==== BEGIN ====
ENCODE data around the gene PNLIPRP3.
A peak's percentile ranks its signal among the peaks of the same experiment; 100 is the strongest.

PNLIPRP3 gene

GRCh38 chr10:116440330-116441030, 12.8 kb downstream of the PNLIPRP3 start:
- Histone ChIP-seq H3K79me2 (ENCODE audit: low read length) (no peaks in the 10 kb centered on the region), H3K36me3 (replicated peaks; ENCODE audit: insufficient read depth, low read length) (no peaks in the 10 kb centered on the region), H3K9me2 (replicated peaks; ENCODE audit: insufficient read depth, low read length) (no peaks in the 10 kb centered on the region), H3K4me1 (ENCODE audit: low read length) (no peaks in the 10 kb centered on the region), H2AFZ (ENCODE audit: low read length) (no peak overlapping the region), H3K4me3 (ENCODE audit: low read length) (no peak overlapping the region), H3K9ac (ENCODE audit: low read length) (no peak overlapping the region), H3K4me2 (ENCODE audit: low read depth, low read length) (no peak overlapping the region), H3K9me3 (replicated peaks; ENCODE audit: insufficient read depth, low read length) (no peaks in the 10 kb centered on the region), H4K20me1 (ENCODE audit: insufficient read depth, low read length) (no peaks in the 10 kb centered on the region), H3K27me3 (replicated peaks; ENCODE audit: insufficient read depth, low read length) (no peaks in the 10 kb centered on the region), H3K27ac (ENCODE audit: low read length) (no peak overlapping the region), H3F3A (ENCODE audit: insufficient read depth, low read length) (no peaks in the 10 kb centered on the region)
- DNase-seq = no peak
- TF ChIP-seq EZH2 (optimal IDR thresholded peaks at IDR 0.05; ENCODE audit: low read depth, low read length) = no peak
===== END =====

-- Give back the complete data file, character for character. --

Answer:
ENCODE data around the gene PNLIPRP3.
A peak's percentile ranks its signal among the peaks of the same experiment; 100 is the strongest.

PNLIPRP3 gene

GRCh38 chr10:116440330-116441030, 12.8 kb downstream of the PNLIPRP3 start:
- Histone ChIP-seq H3K79me2 (ENCODE audit: low read length) (no peaks in the 10 kb centered on the region), H3K36me3 (replicated peaks; ENCODE audit: insufficient read depth, low read length) (no peaks in the 10 kb centered on the region), H3K9me2 (replicated peaks; ENCODE audit: insufficient read depth, low read length) (no peaks in the 10 kb centered on the region), H3K4me1 (ENCODE audit: low read length) (no peaks in the 10 kb centered on the region), H2AFZ (ENCODE audit: low read length) (no peak overlapping the region), H3K4me3 (ENCODE audit: low read length) (no peak overlapping the region), H3K9ac (ENCODE audit: low read length) (no peak overlapping the region), H3K4me2 (ENCODE audit: low read depth, low read length) (no peak overlapping the region), H3K9me3 (replicated peaks; ENCODE audit: insufficient read depth, low read length) (no peaks in the 10 kb centered on the region), H4K20me1 (ENCODE audit: insufficient read depth, low read length) (no peaks in the 10 kb centered on the region), H3K27me3 (replicated peaks; ENCODE audit: insufficient read depth, low read length) (no peaks in the 10 kb centered on the region), H3K27ac (ENCODE audit: low read length) (no peak overlapping the region), H3F3A (ENCODE audit: insufficient read depth, low read length) (no peaks in the 10 kb centered on the region)
- DNase-seq = no peak
- TF ChIP-seq EZH2 (optimal IDR thresholded peaks at IDR 0.05; ENCODE audit: low read depth, low read length) = no peak